- We can honestly say we have never heard these wonderfully melodic works played with more verve and skill
- Nor have we heard any performances with better sound – this may be a budget Decca reissue, but as some of you Hot Stamper fans have discovered, it is not unusual for these later Deccas to beat the originals
- And note that this pressing is no spring chicken — it’s almost 50 years old
- This copy has many condition issues — if it didn’t sound as amazing as it does we wouldn’t bother listing it, but it does!
- The original Decca and London pressings are rare and expensive, but if you one, you really owe it to yourself to hear just how good this pressing sounds
- “The performances of The Bartered Bride extracts have all of the necessary sparkle and verve, while Kertesz’s credentials as a Dvorák conductor are second to none.”
- Another Must Own Title from 1962. Other recommended titles from 1962 can be found here.
Sometimes the copy with the best sound is not the copy with the quietest vinyl. The best-sounding copy is always going to win the shootout, the condition of its vinyl notwithstanding. If you can tolerate the problems on this pressing you are in for some amazing Grateful Dead music and sound. If for any reason you are not happy with the sound or condition of the album we are of course happy to take it back for a full refund, including the domestic return postage.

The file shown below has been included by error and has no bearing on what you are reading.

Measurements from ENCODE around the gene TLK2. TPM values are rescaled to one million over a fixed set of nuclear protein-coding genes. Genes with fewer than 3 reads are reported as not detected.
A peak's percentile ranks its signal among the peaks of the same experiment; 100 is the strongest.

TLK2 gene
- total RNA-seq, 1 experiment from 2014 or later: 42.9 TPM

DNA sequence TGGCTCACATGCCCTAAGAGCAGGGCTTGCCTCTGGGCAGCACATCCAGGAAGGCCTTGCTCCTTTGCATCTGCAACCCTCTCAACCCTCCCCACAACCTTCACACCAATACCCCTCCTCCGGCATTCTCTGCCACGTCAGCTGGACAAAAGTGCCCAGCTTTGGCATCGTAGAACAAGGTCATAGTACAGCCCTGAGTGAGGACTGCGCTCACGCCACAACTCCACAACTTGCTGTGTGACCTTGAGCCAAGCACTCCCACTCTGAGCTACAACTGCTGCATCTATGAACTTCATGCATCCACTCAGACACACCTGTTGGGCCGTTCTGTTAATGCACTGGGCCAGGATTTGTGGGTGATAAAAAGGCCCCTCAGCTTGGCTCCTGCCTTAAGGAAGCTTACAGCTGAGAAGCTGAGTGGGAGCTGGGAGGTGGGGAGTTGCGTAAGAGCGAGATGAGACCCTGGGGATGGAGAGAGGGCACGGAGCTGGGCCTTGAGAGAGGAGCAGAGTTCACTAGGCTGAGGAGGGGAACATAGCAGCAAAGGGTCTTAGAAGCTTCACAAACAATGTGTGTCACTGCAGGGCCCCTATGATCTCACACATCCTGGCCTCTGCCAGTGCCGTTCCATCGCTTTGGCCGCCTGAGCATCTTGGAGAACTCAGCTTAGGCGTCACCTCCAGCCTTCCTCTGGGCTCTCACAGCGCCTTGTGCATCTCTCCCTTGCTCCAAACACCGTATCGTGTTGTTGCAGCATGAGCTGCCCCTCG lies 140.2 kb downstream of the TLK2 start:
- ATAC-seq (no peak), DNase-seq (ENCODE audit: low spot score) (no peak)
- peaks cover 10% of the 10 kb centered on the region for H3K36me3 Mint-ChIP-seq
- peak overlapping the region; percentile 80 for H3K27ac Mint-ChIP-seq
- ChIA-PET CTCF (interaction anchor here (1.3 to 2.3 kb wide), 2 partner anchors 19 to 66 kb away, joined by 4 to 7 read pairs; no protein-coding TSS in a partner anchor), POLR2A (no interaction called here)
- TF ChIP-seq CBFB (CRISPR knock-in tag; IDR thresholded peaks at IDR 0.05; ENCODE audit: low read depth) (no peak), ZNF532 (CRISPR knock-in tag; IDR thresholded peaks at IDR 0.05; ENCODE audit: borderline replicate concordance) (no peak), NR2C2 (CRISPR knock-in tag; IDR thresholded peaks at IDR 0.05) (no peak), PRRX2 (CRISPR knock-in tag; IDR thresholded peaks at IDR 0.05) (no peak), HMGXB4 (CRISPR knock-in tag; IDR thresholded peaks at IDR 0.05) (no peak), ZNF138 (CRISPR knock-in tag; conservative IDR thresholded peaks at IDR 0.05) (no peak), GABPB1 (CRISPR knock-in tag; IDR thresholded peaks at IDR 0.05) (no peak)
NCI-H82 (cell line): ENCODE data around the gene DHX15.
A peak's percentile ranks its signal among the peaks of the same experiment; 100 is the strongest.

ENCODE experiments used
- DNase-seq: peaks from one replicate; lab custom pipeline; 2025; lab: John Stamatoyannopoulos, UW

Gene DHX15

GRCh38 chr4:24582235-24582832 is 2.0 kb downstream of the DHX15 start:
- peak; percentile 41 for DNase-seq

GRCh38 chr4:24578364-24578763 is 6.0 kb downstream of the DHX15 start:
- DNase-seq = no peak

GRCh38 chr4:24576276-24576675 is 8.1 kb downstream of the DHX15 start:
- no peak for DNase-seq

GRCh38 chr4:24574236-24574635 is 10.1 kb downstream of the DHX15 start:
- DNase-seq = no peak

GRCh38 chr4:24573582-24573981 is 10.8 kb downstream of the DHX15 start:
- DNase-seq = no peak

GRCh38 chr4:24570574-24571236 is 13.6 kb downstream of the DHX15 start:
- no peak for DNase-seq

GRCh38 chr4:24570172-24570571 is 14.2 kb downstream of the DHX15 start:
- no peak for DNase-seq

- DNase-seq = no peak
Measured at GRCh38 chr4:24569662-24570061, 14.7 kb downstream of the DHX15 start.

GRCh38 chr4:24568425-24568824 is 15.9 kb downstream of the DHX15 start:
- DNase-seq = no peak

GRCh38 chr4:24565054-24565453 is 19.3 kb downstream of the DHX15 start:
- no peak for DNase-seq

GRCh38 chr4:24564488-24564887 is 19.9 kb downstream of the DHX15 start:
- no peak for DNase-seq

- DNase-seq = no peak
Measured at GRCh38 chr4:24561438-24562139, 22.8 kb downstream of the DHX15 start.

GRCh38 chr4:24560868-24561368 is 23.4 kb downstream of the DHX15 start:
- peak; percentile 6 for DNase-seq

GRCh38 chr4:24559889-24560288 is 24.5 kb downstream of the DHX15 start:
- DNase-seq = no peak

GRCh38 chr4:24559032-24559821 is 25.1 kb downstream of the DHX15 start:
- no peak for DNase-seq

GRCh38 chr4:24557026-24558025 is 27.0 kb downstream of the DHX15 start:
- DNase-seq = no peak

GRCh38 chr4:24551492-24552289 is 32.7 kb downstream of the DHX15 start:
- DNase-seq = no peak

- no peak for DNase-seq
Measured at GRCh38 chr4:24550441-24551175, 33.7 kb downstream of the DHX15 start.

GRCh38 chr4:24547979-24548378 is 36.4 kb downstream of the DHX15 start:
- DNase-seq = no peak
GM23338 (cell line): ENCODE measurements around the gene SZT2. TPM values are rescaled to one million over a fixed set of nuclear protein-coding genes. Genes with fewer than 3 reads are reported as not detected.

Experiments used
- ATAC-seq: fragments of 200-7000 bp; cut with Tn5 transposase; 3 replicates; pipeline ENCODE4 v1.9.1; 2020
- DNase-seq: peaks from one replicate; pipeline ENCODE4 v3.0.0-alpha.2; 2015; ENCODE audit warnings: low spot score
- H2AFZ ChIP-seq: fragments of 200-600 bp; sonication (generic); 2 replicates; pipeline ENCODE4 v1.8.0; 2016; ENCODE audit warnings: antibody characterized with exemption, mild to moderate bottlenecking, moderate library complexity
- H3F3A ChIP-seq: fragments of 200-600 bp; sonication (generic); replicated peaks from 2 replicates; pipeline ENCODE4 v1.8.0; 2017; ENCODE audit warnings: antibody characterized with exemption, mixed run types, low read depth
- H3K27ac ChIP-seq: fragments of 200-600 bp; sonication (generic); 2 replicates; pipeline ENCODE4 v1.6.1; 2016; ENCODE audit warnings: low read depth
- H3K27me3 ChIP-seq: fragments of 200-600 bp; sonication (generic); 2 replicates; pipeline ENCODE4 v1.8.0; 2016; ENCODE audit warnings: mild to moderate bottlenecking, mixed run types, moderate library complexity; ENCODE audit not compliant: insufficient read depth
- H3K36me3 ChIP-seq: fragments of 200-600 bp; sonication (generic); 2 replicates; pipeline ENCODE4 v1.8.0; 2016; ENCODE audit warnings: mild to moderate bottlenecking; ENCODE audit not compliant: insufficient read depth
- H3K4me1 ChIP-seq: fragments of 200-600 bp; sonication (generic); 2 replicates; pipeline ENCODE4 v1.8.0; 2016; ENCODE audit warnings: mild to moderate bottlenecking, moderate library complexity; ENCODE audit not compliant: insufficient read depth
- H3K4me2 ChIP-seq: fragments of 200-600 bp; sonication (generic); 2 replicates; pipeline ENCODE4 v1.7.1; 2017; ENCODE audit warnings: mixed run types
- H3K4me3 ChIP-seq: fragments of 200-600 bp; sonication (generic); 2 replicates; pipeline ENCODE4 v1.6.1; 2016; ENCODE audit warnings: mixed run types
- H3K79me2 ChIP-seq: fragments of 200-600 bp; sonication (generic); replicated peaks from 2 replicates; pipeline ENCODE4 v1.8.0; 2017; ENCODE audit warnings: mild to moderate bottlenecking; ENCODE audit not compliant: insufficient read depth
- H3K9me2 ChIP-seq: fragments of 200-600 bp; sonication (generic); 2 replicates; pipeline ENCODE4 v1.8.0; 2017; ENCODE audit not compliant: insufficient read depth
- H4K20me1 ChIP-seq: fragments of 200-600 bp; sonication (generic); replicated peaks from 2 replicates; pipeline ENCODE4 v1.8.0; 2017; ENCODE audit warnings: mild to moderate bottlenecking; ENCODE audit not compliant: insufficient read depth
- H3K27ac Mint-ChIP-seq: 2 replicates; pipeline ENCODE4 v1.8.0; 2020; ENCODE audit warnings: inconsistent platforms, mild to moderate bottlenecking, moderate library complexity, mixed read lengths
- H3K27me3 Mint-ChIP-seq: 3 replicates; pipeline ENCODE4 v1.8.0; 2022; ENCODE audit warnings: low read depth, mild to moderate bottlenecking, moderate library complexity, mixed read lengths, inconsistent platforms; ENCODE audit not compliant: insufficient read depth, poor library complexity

This record shows off vintage Decca sound at its best. The full range of colors of the orchestra are here presented with remarkable clarity, dynamic contrast, spaciousness, sweetness, and timbral accuracy.
If you want to demonstrate to a novice listener why modern recordings are so consistently unsatisfactory, all you have to do is play this record for them. No CD ever sounded like this.
The richness of the strings, a signature sound for Decca in the Fifties and Sixties, is on display here for fans of the classical Golden Age. It’s practically impossible to hear that kind of string sound on any recording made in the last thirty years (and this of course includes practically everything pressed on Heavy Vinyl).
It may be a lost art but as long as we have these wonderful vintage pressings to play it’s an art that is not lost on us. I don’t think the Decca engineers could have cut this record much better — it has all the orchestral magic one could ask for, as well as the clarity and presence that are missing from so many other vintage Golden Age records. (more…)